Capitalism is based on exploitation. That’s to say at root, it is exploitation. Without exploitation there could be no profit, because profit is the difference between the value of a worker’s labour and their compensation for it. This contradiction is the foundation of all class struggle – the employers always want to extract more value from their employees, and the employees desire the opposite. How much better for an employer then – and how much worse for the employee – for there to be a wage of zero!
This is – or at least was – the cornerstone of the coalition’s workfare policy. The long-term unemployed would be forced to work for nothing, for a period of up to six months, after which the employer – likely a huge corporation such as Tesco, Asda or Burger King, may decide to reward a productive employee with some pay. But then again – unless the employee was particularly productive – why would they bother? Why settle for surplus value of say 75% when you could have 100 from another vulnerable conscript?
And that was undoubtedly the coalition government’s own calculation, for all the ridiculous propaganda about ‘providing experience’. After all, the coalition’s cuts have greatly worsened unemployment, and much worse is on the way. The ratio of Jobseekers’ Allowance claimants to vacancies is currently 4.6 to 1, and climbing. Of course, this does not count the people on other benefits or none at all who are looking for work, nor those who are currently in paid employment. Even people with lots of work experience are struggling to find paid work – especially amongst the over fifties. In such circumstances, any tiny ‘economic growth’ is going to come entirely from the more thorough exploitation of those in employment. If they are not even paid at all, profit levels will rise all the more.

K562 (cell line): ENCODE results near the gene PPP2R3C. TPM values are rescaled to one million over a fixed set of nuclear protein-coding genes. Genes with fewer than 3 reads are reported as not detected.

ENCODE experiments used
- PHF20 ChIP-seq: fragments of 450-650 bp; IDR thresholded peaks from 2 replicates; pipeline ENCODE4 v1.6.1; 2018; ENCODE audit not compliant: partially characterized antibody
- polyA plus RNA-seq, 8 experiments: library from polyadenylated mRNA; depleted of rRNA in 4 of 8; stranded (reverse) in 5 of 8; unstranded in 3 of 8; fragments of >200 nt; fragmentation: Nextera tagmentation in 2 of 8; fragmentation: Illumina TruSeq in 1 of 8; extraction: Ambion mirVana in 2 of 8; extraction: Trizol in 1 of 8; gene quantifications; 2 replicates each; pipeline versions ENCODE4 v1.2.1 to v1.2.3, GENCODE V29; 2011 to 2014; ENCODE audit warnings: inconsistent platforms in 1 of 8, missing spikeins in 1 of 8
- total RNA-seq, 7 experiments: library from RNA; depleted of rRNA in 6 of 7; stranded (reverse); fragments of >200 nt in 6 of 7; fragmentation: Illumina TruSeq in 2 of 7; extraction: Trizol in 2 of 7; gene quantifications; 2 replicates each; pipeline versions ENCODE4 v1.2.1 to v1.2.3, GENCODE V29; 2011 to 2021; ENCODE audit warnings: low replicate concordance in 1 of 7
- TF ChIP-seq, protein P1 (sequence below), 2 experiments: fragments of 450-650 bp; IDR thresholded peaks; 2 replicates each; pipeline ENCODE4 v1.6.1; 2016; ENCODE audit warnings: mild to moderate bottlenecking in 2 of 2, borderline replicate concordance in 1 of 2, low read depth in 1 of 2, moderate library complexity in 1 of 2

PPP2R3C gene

All this is a downward pressure on those who are paid for their labour, and judging by the public reaction to what Laurie Penny has labelled “a line in the sand”, working class people are now seeing the connection. While workers have seen the inflation-adjusted worth of their pay tumble since 2008, Tesco et al are raking it in – directly and indirectly at our expense. Many millions understand that wage slavery is bad enough; actual slavery is just taking the piss. As a result, many of those corporations who stood to make a killing from workfare have now backed out, or are looking at actually paying those who make them money. This is a serious gain, and is not to be sniffed at.
The same applies to the coalition’s retreat over the mandatory nature of workfare. As public opposition grew last week, government ministers got themselves in all kinds of a muddle, denying that there was any mandatory element at all. Ed Vaizey’s abject performance on Question Time was perhaps the most humorous example of this. The DWP has been caught throwing references to compulsion down an Orwellian memory hole, but it remains to be seen what effect this will have on the ground, i.e in the job centre.
With this in mind, the Boycott Workfare group are planning a week of actions, culminating on Saturday 3rd of March. Take a look at their website and get involved! After all, if you are working class, this is an issue of self defence!